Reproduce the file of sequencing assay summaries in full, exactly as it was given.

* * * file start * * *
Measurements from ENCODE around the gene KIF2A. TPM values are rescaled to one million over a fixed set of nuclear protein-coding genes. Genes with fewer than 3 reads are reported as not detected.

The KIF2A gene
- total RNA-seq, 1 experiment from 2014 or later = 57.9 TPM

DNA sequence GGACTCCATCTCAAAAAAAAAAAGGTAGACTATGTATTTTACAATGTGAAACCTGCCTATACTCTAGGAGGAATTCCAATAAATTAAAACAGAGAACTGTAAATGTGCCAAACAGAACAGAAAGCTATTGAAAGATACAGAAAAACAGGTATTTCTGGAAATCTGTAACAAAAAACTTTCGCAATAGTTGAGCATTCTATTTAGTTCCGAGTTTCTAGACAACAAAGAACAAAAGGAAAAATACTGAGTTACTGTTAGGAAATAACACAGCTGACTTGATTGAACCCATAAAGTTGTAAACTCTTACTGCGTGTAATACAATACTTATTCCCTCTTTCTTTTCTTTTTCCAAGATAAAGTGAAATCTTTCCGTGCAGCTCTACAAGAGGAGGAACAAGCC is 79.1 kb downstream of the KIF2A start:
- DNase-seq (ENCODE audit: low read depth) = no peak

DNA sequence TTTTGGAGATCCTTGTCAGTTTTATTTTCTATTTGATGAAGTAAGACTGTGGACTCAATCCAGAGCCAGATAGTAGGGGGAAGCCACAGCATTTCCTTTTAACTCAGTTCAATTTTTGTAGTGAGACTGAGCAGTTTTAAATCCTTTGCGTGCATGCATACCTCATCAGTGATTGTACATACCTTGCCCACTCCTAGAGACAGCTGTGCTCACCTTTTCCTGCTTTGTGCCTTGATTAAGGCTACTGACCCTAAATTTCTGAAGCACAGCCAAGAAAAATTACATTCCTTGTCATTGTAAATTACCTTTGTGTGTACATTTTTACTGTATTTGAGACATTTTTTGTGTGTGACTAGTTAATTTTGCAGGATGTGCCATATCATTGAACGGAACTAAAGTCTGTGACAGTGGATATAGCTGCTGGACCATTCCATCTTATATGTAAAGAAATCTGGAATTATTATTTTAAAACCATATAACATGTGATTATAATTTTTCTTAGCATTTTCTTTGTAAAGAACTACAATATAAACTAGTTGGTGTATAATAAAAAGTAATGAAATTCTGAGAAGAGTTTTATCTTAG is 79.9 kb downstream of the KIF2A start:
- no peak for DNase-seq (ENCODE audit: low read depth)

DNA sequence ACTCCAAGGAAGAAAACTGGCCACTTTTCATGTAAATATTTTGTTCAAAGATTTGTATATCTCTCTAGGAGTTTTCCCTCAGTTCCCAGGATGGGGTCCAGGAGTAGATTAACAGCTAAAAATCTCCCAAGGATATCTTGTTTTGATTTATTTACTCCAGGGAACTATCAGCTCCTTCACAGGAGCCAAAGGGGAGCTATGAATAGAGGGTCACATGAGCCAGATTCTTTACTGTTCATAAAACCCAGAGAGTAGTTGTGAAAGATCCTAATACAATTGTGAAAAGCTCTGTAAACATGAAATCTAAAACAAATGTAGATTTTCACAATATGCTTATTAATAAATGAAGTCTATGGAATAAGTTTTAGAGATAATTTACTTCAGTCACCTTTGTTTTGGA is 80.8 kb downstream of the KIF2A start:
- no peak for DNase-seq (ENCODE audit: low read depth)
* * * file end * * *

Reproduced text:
Measurements from ENCODE around the gene KIF2A. TPM values are rescaled to one million over a fixed set of nuclear protein-coding genes. Genes with fewer than 3 reads are reported as not detected.

The KIF2A gene
- total RNA-seq, 1 experiment from 2014 or later = 57.9 TPM

DNA sequence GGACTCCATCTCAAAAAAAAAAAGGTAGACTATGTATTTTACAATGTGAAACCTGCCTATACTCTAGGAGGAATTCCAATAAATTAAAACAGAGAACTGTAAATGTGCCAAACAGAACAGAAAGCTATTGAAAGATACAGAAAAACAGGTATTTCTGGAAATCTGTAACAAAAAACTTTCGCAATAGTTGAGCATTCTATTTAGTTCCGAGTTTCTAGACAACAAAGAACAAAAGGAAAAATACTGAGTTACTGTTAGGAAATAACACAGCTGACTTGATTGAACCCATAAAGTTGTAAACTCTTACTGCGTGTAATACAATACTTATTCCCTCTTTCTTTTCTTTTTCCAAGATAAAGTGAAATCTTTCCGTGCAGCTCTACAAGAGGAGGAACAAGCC is 79.1 kb downstream of the KIF2A start:
- DNase-seq (ENCODE audit: low read depth) = no peak

DNA sequence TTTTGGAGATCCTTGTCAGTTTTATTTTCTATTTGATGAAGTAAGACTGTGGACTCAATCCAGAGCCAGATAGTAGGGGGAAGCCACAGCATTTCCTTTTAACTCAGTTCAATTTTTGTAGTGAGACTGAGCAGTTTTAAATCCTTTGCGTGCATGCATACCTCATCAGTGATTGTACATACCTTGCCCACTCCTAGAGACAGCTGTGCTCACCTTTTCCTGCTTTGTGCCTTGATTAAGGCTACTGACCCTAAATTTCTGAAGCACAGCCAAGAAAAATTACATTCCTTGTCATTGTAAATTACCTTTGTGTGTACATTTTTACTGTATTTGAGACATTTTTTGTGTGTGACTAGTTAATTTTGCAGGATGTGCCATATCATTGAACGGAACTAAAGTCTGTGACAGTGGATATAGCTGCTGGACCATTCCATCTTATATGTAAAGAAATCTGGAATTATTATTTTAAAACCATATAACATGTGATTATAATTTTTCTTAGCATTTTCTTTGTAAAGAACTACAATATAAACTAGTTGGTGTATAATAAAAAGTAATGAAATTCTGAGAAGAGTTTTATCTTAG is 79.9 kb downstream of the KIF2A start:
- no peak for DNase-seq (ENCODE audit: low read depth)

DNA sequence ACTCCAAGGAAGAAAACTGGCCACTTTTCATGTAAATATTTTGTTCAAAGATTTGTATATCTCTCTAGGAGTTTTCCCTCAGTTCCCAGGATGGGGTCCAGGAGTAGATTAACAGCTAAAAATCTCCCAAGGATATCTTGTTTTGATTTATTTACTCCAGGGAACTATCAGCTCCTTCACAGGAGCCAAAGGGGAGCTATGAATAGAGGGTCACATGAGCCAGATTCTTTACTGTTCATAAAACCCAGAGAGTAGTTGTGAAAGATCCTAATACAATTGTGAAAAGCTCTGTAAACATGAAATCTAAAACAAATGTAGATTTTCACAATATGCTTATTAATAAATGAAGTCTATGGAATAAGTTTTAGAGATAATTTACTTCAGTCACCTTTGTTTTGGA is 80.8 kb downstream of the KIF2A start:
- no peak for DNase-seq (ENCODE audit: low read depth)